In order to distinguish the two, keepers shaved a small mark on each cub. The smaller, who weighs 7.6 pounds, has a shave mark on his/her left shoulder. The larger cub, who weighs 8.26 pounds, has a small shave mark at the base of his/her tail. Animal care staff have not yet verified the cubs’ sex. (Just shy of two weeks old, the cubs’ genetalia have not fully developed.)
When Naba returned to the cubbing den, she groomed and nursed the cubs. She didn’t show any signs of stress. Keepers gave her the option to move the cubs to a different set of cubbing dens, but Naba choose to keep them where they were.
The Smithsonian’s National Zoo’s Great Cats team celebrated the arrival of its first litter of African lion cubs in four years. On Jan. 24, the Zoo’s 10-year-old lion Nababiep gave birth to three cubs—two surviving—in an eight-hour period. These cubs are the third litter for Nababiep and the fourth for 8-year-old father, Luke.
Animal care staff watched Nababiep give birth via a closed-circuit webcam and continue to monitor the family. The first cub was born at 3:58 a.m. and appeared active and healthy. Five hours later at 8:51 a.m., Nababiep delivered her second cub, but it was stillborn. The third cub was born at 11:24 a.m. and appeared active and healthy.
Below is a short video clip featuring the brand new cubs.
Sumatran tiger Damai gave birth to two Sumatran tiger cubs on Monday evening, August 5, 2013! These cubs are a conservation success. Sumatran tigers are critically endangered in the wild, so every cub counts.
The cubs are on exhibit for several hours most days, weather permitting, beginning at 10 a.m.! Read more.
Our young lion John is growing up and moving on! Early Tuesday morning he left the National Zoo for his new home at the Cincinnati Zoo.
The Cincinnati Zoo was chosen for him based on a recommendation from the Species Survival Plan. When John and his brothers and sisters were born in 2010, they were the most genetically valuable African lion cubs in North America. Now he will continue to help keep the population of lions in human care genetically diverse. John was named after former Zoo director John Berry, who was instrumental in helping the Zoo build its lion pride.
John now weighs 380 pounds and is taller at the shoulder than his father Luke. Luke and John have been on exhibit together for much of the past few months since Aslan and Baruti left the Zoo for Calgary. Luke has been very tolerant of John and the two have gotten along well, but keepers have been separating them in preparation for John’s move.
To ensure the move goes as smoothly as possible, keepers have been working with John, training him to sit in his travel crate. He has had access to his travel crate over the past few weeks, allowing him to get comfortable with it. One of our lion keepers and our curator of Great Cats traveled with John to his new home. After John has settled in they will return, and keepers will work on many of the same things with females Lelie and Lusaka in preparation for their move to a new home.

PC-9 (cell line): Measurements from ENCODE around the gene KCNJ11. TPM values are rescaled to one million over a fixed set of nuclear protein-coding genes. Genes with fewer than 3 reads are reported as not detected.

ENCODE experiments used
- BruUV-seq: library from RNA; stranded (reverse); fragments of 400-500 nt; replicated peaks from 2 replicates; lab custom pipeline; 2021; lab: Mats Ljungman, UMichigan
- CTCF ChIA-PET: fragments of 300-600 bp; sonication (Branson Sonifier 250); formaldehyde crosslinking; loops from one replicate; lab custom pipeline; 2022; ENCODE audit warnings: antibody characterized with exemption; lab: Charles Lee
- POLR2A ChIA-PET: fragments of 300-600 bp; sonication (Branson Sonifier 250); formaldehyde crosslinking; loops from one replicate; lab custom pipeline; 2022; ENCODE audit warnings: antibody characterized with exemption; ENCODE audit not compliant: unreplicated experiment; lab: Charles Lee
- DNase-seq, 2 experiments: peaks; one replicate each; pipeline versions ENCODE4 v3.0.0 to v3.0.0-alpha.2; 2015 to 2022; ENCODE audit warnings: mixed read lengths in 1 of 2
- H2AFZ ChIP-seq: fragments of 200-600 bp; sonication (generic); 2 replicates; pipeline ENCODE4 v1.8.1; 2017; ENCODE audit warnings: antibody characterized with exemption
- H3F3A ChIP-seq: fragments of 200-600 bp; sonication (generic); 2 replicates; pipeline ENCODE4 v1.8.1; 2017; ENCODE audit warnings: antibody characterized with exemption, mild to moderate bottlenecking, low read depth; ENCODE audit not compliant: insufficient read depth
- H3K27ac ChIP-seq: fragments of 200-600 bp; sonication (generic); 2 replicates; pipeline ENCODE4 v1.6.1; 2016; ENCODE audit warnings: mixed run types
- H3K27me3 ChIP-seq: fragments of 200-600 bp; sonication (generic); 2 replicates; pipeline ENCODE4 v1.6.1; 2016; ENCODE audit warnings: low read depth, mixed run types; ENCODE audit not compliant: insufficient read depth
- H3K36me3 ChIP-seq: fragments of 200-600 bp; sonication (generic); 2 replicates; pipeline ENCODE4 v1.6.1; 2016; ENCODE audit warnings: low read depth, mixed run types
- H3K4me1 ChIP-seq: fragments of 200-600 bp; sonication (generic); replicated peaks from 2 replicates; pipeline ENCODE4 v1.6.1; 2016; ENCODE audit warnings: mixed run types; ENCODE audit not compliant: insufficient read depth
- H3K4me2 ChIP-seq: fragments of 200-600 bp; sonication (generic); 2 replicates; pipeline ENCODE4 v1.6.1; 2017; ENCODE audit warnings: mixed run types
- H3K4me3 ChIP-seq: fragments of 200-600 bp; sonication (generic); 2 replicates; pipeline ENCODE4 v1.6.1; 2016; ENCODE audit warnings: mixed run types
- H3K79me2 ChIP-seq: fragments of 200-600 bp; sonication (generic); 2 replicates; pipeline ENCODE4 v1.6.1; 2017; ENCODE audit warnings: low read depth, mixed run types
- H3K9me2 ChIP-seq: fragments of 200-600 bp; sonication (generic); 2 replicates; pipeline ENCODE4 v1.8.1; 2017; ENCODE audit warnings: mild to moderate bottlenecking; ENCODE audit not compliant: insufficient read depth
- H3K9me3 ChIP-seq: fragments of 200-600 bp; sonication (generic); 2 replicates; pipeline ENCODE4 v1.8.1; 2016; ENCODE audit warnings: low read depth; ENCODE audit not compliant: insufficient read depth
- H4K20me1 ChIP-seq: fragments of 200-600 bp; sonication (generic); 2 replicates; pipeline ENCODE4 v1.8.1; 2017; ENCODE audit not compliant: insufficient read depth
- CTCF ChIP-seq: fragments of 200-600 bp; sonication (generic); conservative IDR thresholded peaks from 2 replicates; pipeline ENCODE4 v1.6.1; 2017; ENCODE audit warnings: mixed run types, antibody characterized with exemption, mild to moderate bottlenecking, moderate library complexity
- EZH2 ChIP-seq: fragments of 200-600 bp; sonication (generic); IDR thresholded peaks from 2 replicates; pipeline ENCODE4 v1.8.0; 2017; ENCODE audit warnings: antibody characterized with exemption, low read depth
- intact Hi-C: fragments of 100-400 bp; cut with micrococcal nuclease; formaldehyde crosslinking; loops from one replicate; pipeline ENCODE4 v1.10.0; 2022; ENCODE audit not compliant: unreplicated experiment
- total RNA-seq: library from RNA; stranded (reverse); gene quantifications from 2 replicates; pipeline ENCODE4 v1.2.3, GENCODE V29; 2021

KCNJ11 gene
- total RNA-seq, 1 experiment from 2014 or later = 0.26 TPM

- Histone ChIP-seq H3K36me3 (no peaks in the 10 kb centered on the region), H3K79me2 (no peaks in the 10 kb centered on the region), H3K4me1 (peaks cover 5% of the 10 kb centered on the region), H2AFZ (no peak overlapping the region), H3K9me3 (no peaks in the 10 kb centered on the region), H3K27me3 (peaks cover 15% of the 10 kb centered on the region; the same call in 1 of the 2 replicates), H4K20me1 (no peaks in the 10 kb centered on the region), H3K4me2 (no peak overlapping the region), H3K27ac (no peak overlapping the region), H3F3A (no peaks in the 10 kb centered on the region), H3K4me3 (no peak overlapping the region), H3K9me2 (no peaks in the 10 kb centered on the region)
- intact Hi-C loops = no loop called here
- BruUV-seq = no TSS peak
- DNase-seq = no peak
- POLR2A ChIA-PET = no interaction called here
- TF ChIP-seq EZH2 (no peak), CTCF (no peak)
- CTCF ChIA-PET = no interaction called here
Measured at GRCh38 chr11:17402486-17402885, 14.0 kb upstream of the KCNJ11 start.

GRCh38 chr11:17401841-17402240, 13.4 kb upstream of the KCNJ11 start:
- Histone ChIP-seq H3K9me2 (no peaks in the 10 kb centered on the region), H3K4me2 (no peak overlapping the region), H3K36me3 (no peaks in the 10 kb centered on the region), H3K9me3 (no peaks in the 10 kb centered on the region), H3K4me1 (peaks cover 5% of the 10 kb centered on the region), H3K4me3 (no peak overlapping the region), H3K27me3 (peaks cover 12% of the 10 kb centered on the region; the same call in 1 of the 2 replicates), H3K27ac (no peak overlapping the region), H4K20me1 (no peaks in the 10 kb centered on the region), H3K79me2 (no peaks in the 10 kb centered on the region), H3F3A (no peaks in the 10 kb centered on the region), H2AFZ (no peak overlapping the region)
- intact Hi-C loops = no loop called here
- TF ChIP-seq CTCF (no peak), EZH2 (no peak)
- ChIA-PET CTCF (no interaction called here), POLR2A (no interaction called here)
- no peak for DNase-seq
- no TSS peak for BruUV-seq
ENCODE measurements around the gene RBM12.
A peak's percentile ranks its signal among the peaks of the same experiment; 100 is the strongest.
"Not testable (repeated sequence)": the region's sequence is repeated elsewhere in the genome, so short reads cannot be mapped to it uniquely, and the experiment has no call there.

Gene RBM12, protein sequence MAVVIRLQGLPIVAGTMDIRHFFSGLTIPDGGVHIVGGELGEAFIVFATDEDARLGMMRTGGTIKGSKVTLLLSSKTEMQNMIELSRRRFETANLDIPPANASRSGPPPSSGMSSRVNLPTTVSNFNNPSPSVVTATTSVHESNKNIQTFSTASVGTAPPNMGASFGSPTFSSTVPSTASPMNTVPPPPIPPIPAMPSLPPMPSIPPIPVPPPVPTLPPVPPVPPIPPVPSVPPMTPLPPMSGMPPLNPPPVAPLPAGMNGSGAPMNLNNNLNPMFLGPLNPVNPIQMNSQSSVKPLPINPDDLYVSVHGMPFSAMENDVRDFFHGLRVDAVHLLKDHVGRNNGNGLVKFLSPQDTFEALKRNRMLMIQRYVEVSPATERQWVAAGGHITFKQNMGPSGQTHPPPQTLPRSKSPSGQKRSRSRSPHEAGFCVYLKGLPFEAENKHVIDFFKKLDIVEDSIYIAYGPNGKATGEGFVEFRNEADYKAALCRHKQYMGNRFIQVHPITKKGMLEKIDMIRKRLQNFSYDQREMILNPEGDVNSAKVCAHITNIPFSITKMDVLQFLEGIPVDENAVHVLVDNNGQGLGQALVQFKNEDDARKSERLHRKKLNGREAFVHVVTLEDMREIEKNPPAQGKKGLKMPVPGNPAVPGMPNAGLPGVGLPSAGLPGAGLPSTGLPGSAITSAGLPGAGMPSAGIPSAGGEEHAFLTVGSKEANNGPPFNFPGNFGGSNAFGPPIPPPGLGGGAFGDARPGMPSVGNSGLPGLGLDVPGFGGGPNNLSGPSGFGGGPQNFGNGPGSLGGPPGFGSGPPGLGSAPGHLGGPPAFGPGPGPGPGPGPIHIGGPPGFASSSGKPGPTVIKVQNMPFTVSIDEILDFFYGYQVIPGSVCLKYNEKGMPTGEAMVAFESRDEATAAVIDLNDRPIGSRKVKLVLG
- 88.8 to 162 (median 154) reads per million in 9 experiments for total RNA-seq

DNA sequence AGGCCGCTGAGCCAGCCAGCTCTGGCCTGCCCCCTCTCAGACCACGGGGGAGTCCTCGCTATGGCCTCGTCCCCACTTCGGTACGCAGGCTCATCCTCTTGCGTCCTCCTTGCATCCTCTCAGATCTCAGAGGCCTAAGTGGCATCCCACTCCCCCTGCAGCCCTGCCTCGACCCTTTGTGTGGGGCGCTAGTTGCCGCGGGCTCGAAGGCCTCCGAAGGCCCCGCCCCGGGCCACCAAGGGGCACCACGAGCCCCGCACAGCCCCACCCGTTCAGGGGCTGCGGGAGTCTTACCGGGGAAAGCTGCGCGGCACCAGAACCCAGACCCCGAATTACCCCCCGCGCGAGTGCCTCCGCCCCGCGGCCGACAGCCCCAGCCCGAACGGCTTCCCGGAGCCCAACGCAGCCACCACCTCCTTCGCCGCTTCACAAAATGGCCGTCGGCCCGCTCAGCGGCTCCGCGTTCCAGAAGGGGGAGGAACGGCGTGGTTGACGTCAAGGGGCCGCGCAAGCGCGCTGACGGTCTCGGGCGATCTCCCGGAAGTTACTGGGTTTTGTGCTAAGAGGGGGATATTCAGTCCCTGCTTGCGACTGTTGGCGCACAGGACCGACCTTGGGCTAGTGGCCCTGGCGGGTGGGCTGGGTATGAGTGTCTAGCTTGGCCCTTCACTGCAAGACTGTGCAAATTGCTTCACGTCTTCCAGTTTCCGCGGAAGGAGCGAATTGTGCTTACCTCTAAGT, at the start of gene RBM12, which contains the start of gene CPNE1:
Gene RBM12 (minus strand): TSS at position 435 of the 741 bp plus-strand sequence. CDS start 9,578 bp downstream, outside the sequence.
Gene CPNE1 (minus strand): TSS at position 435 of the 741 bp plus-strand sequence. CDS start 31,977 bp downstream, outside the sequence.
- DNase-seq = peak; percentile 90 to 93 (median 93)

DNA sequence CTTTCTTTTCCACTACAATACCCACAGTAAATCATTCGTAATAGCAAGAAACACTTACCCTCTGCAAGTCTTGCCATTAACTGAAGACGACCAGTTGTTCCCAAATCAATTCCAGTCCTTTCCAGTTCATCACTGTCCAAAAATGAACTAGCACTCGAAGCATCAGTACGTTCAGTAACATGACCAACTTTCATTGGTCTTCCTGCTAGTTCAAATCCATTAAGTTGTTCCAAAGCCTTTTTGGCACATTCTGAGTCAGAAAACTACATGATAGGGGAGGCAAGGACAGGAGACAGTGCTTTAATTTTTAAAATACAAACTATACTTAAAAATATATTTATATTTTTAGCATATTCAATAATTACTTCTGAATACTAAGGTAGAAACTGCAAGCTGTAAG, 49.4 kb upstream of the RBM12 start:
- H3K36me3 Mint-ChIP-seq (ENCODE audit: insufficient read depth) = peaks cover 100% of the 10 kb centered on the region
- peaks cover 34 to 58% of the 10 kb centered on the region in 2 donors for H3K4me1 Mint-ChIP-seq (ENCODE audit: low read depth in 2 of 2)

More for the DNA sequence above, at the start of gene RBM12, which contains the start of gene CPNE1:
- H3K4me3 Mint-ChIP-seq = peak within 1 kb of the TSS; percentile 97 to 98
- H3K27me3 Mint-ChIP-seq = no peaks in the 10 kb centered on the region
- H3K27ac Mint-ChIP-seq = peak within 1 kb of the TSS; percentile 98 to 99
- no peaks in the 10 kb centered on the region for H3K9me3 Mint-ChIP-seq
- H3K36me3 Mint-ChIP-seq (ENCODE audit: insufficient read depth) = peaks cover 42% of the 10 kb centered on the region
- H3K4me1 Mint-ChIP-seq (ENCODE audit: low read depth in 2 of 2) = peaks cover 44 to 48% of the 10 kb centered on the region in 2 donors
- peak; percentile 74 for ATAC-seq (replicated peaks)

Things in the lion house have been fairly quiet this winter. When temps drop to freezing, we usually let the lions decide where they want to play throughout the day. With the colder air moving into DC this January, the lions have been choosing to hang-out inside for much of the day. We do have a few updates that we are excited to share though!
A couple of the keepers from Calgary Zoo visited in early January and reported that Aslan and Baruti are doing well. They made their official debut to the public on January 3. It sure is cold in Calgary right now, but the boys are having fun romping around in the snow. Even with all their charm and good looks, it has not been an easy task to win over Calgary's resident lionesses. Although it has been a slow process (as is to be expected when introducing two social groups of lions), Zoo visitors there have delighted in catching a glimpse here and there of all four lions hanging out together! Good luck to Calgary Zoo as they continue introductions!
We have also received word that Zuri and Fahari are doing well and enjoying the mild weather in Santa Barbara! Their names have been changed to Neema (Zuri) and Kadi (Fahari). Before long, the keepers in Santa Barbara will be introducing these girls to their resident male, Chadwick.